Pediatric Nephrology

, Volume 27, Issue 7, pp 1103–1109 | Cite as

Enteric hyperoxaluria, recurrent urolithiasis, and systemic oxalosis in patients with Crohn’s disease

  • Renate Hueppelshaeuser
  • Gerd E. von Unruh
  • Sandra Habbig
  • Bodo B. Beck
  • Stephan Buderus
  • Albrecht Hesse
  • Bernd HoppeEmail author
Original Article



Prevalence of recurrent calcium-oxalate (CaOx) urolithiasis (UL) is up to fivefold higher in Crohn’s disease than in the general population. Treatment options are scarce and the risk of recurrent UL or progressive renal CaOx deposition, (oxalosis) based early end-stage renal failure (ESRF), subsequent systemic oxalosis, and recurrence in the kidney graft is pronounced. We aimed to find proof that secondary hyperoxaluria is the main risk factor for the devastating course and correlates with intestinal oxalate absorption.


24-h urines were collected and analyzed for urinary oxalate (Uox) in 27 pediatric (6–18 years) and 19 adult patients (20–62 years). In the 21 patients (8 adults and 13 children) with hyperoxaluria a [13C2]oxalate absorption test was performed under standardized dietary conditions.


Mean Uox was significantly higher in patients with UL or oxalosis (0.92 ± 0.57) compared with those without (0.53 ± 0.13 mmol/1.73 m2/24 h, p<0.05, normal < 0.5). Hyperoxaluria then significantly correlated with intestinal oxalate absorption (p< 0.05).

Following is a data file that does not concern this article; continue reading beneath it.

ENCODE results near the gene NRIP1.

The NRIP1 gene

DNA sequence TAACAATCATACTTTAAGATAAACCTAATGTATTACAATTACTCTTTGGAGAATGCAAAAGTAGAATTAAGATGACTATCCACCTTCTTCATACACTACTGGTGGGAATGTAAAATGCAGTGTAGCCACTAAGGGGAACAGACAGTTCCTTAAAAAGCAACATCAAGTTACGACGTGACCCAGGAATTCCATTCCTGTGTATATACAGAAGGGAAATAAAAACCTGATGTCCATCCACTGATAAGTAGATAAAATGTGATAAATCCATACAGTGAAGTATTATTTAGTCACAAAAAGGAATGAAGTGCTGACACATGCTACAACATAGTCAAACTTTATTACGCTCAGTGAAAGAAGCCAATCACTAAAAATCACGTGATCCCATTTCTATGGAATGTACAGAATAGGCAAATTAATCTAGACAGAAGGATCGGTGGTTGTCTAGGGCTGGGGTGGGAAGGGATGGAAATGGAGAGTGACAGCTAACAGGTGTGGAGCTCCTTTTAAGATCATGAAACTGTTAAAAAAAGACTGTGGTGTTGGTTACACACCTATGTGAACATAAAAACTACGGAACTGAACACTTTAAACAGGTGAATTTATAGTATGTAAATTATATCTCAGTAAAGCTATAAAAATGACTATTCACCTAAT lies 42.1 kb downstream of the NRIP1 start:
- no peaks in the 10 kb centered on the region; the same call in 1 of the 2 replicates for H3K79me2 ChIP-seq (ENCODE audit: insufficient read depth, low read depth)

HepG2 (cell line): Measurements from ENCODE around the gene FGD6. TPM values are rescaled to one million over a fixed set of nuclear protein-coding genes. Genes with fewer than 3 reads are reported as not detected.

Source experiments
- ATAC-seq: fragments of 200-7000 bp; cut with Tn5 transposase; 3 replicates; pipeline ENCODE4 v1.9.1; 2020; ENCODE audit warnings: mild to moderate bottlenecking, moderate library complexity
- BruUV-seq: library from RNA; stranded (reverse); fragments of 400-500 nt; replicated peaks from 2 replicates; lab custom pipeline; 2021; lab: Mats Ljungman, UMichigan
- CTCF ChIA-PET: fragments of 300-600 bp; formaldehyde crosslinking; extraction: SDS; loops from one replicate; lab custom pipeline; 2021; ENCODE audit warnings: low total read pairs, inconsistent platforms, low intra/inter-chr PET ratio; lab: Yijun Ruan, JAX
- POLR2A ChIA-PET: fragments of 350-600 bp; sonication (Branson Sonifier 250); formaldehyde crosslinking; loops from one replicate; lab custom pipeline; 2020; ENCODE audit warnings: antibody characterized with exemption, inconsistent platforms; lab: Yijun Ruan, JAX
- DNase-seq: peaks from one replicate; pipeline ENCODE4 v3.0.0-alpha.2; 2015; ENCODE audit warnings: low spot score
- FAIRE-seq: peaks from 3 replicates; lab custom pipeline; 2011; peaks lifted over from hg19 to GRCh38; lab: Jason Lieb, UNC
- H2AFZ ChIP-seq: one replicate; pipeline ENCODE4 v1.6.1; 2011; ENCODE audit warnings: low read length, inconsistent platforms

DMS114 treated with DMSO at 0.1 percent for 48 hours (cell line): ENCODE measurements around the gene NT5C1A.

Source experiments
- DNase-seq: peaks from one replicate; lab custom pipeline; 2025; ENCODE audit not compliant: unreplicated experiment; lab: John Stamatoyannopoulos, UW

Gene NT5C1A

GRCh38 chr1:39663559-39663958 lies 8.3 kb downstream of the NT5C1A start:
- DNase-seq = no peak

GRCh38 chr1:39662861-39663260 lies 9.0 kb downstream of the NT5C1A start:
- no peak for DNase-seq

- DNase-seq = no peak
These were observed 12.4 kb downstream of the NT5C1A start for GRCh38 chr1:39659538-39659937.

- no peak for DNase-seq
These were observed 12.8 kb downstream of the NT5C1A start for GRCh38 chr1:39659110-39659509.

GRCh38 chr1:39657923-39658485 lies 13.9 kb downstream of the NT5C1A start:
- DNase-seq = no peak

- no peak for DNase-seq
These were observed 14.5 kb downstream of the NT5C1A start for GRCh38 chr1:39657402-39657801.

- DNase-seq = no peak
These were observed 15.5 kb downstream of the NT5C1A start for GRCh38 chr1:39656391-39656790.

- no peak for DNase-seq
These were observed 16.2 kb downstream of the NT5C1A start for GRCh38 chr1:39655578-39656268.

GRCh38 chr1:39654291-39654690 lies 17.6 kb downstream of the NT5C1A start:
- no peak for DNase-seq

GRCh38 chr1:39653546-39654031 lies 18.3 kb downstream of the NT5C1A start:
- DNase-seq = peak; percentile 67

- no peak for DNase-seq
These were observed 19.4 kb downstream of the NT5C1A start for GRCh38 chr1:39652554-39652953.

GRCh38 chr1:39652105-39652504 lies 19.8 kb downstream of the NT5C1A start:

As UL/oxalosis has major implications for the general health in patients with Crohn’s disease (ESRF and systemic oxalosis), new medication, e.g. to reduce intestinal oxalate absorption, is definitely needed.


Crohn’s disease Urolithiasis Secondary hyperoxaluria Systemic oxalosis Renal failure 

Supplementary material

467_2012_2126_MOESM1_ESM.doc (3.9 mb)
ESM 1 (DOC 3944 kb)


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Copyright information

© IPNA 2012

Authors and Affiliations

  • Renate Hueppelshaeuser
    • 1
  • Gerd E. von Unruh
    • 2
  • Sandra Habbig
    • 1
  • Bodo B. Beck
    • 3
  • Stephan Buderus
    • 5
  • Albrecht Hesse
    • 4
  • Bernd Hoppe
    • 1
    Email author
  1. 1.Division of Pediatric Nephrology, Department of Pediatric and Adolescent MedicineUniversity Hospital CologneCologneGermany
  2. 2.Department of Internal Medicine IUniversity Hospital BonnBonnGermany
  3. 3.Institute of Human GeneticsUniversity Hospital CologneCologneGermany
  4. 4.Division of Experimental Urology, Department of UrologyUniversity Hospital BonnBonnGermany
  5. 5.Department of PediatricsMarien-Hospital BonnBonnGermany

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